Currently unavailable: for regular students
Degree: Mathematics (Bachelors) - Edinburgh University
I'm currently an undergraduate student studying Mathematics at the University of Edinburgh. I have always found mathematics to be the most interesting and thought-provoking, which is why I have chosen to study it at university and also tutor it online.
One of my longtime hobbies is chess, which I have taught for many years now, with my students ranging from 6 year olds to high school students: This experience has helped develop my teaching and tutoring skills, and I believe I would be easy to get along with no matter what age or personality you are.
I believe that in mathematics, the key is to understand the fundamentals, as everything else will follow from it. Thus during the sessions, in addition to working on practice questions, I would like to put an emphasis on helping you understand the procedures and the concepts, so that you may learn to solve not only a particular question, but all similar types of questions in the future.
If there is anything in particular you would need tutoring in, even outside of mathematics (say questions regarding university applications or exam preparation), please don't hesitate to bring be in contact and I will do my best to help you out. Send me a Webmail or book a Meet the Tutor Session, and we'll try to solve your queries together.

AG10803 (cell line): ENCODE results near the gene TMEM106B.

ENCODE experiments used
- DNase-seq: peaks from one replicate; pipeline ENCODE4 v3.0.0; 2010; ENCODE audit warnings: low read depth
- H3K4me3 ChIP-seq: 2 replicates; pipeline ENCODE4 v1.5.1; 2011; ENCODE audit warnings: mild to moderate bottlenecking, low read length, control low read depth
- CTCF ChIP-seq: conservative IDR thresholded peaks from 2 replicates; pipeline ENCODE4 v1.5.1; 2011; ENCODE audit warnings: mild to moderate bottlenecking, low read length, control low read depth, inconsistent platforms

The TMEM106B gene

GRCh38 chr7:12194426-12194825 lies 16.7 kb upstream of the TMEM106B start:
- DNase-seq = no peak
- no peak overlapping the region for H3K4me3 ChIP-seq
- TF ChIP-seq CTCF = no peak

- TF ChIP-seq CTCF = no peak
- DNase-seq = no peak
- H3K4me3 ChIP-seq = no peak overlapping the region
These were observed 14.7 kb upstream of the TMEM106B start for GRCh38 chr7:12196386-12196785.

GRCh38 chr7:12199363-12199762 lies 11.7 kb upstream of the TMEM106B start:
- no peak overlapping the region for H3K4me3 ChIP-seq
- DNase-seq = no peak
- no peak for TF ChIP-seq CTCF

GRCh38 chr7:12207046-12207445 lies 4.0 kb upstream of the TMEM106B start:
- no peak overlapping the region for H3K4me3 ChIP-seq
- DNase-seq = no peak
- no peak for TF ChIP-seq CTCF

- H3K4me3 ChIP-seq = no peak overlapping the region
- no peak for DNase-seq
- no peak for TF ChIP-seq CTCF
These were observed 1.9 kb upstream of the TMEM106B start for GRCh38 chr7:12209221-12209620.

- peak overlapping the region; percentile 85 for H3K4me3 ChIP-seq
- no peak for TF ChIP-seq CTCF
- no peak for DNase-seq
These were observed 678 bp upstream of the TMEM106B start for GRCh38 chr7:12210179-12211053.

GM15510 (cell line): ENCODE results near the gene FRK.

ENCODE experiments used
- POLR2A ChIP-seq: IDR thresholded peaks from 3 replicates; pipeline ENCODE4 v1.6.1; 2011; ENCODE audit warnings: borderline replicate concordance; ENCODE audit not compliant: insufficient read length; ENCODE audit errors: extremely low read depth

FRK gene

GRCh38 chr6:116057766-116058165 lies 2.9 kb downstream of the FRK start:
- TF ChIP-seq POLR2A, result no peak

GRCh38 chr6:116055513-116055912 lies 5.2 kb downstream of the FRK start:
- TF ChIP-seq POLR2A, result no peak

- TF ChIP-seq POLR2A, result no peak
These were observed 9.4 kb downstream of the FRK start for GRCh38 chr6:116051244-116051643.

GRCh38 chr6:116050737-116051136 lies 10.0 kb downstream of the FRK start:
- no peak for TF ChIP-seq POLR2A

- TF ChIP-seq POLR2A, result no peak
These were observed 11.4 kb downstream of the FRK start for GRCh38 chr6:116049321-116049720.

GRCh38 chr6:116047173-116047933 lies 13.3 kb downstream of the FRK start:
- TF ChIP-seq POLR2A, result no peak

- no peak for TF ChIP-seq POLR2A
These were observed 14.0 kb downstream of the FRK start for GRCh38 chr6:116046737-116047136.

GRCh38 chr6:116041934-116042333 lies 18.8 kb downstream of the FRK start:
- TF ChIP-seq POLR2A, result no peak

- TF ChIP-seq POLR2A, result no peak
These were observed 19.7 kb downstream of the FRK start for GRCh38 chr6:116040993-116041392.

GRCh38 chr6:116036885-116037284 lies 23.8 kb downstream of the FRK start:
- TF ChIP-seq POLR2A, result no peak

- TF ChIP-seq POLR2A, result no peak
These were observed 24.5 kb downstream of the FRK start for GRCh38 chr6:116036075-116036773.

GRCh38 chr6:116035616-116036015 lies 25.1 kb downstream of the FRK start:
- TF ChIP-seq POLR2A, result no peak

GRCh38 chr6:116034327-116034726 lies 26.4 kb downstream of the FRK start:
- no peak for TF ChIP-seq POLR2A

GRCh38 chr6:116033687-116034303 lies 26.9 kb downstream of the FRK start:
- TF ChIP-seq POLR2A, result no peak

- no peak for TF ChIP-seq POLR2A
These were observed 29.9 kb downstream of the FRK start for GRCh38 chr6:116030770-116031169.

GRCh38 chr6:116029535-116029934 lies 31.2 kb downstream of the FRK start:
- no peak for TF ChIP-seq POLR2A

Looking forward to meeting you!
|Maths||A Level||£20 /hr|
|Physics||A Level||£20 /hr|
|Mathematics Higher Level||Baccalaureate||6|
|Physics Higher Level||Baccalaureate||6|
|Chemistry Higher Level||Baccalaureate||5|
|Economics Standard Level||Baccalaureate||6|
|English A Language and Literature Standard Level||Baccalaureate||6|
|Finnish A Literature Standard Level||Baccalaureate||6|
Sometimes while integrating, we may come across an expression that is not a polynomial, and thus we cannot use the convenient power rule to integrate. Consider the function y=xcos(x). It is not immediately clear how we should start we this one, however upon further inspection, we may introduce the technique of Integrating by Parts. Essentially we split the function into two parts, say u and v, and then employ a formula which allows us to integrate them together:
∫u·dv = u·v − ∫v·du
Applying this to our function, we obtain
∫x·cos(x) dx = u·v − ∫v·du
Here we note that integrating cos(x) is a lot simpler than integrating x, and differentiating x is also simpler than differentiating cos(x), so it would make sense to set
u = x and dv = cos(x)
This in turn gives us
du = 1 and v = sin(x)
Thus plugging these values back into our original formula, we get
∫x·cos(x)= x·sin(x) - ∫sin(x)·1
So now, all we need to do is integrate sin(x), which is definitely easier than what we started with. Thus, the end product gives us
∫x·cos(x)= x·sin(x) + cos(x) + C
where C of course is the constant of integration.see more